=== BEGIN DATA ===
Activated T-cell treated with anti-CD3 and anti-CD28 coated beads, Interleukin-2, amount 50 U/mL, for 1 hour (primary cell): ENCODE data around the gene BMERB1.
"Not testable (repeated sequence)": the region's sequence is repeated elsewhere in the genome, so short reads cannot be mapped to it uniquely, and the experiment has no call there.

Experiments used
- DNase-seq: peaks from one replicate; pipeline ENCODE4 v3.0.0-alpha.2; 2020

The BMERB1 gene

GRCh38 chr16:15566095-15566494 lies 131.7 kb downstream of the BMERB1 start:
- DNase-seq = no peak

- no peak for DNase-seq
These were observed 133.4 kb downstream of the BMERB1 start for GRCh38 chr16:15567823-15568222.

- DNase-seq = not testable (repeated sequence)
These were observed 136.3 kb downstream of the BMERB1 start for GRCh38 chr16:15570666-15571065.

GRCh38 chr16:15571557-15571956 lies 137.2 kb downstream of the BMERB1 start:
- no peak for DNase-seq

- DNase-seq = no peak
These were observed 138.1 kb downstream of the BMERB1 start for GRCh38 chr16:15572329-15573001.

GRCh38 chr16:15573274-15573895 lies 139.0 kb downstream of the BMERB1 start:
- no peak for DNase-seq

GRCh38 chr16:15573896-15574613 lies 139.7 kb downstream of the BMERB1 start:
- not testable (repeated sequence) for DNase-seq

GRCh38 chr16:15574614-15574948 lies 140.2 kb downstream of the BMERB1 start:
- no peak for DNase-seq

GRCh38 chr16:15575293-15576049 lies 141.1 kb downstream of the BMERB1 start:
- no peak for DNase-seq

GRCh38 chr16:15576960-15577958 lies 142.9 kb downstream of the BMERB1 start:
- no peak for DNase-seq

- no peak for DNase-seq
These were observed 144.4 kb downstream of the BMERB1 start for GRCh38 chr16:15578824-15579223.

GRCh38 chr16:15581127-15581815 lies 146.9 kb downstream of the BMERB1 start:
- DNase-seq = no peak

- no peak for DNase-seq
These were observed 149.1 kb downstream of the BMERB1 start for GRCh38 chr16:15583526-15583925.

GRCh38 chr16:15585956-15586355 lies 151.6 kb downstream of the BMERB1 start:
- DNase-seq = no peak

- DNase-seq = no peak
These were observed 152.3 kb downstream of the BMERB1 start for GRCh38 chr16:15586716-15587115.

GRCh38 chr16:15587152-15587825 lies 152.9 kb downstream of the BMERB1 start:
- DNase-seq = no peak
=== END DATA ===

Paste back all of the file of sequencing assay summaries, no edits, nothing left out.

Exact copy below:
Activated T-cell treated with anti-CD3 and anti-CD28 coated beads, Interleukin-2, amount 50 U/mL, for 1 hour (primary cell): ENCODE data around the gene BMERB1.
"Not testable (repeated sequence)": the region's sequence is repeated elsewhere in the genome, so short reads cannot be mapped to it uniquely, and the experiment has no call there.

Experiments used
- DNase-seq: peaks from one replicate; pipeline ENCODE4 v3.0.0-alpha.2; 2020

The BMERB1 gene

GRCh38 chr16:15566095-15566494 lies 131.7 kb downstream of the BMERB1 start:
- DNase-seq = no peak

- no peak for DNase-seq
These were observed 133.4 kb downstream of the BMERB1 start for GRCh38 chr16:15567823-15568222.

- DNase-seq = not testable (repeated sequence)
These were observed 136.3 kb downstream of the BMERB1 start for GRCh38 chr16:15570666-15571065.

GRCh38 chr16:15571557-15571956 lies 137.2 kb downstream of the BMERB1 start:
- no peak for DNase-seq

- DNase-seq = no peak
These were observed 138.1 kb downstream of the BMERB1 start for GRCh38 chr16:15572329-15573001.

GRCh38 chr16:15573274-15573895 lies 139.0 kb downstream of the BMERB1 start:
- no peak for DNase-seq

GRCh38 chr16:15573896-15574613 lies 139.7 kb downstream of the BMERB1 start:
- not testable (repeated sequence) for DNase-seq

GRCh38 chr16:15574614-15574948 lies 140.2 kb downstream of the BMERB1 start:
- no peak for DNase-seq

GRCh38 chr16:15575293-15576049 lies 141.1 kb downstream of the BMERB1 start:
- no peak for DNase-seq

GRCh38 chr16:15576960-15577958 lies 142.9 kb downstream of the BMERB1 start:
- no peak for DNase-seq

- no peak for DNase-seq
These were observed 144.4 kb downstream of the BMERB1 start for GRCh38 chr16:15578824-15579223.

GRCh38 chr16:15581127-15581815 lies 146.9 kb downstream of the BMERB1 start:
- DNase-seq = no peak

- no peak for DNase-seq
These were observed 149.1 kb downstream of the BMERB1 start for GRCh38 chr16:15583526-15583925.

GRCh38 chr16:15585956-15586355 lies 151.6 kb downstream of the BMERB1 start:
- DNase-seq = no peak

- DNase-seq = no peak
These were observed 152.3 kb downstream of the BMERB1 start for GRCh38 chr16:15586716-15587115.

GRCh38 chr16:15587152-15587825 lies 152.9 kb downstream of the BMERB1 start:
- DNase-seq = no peak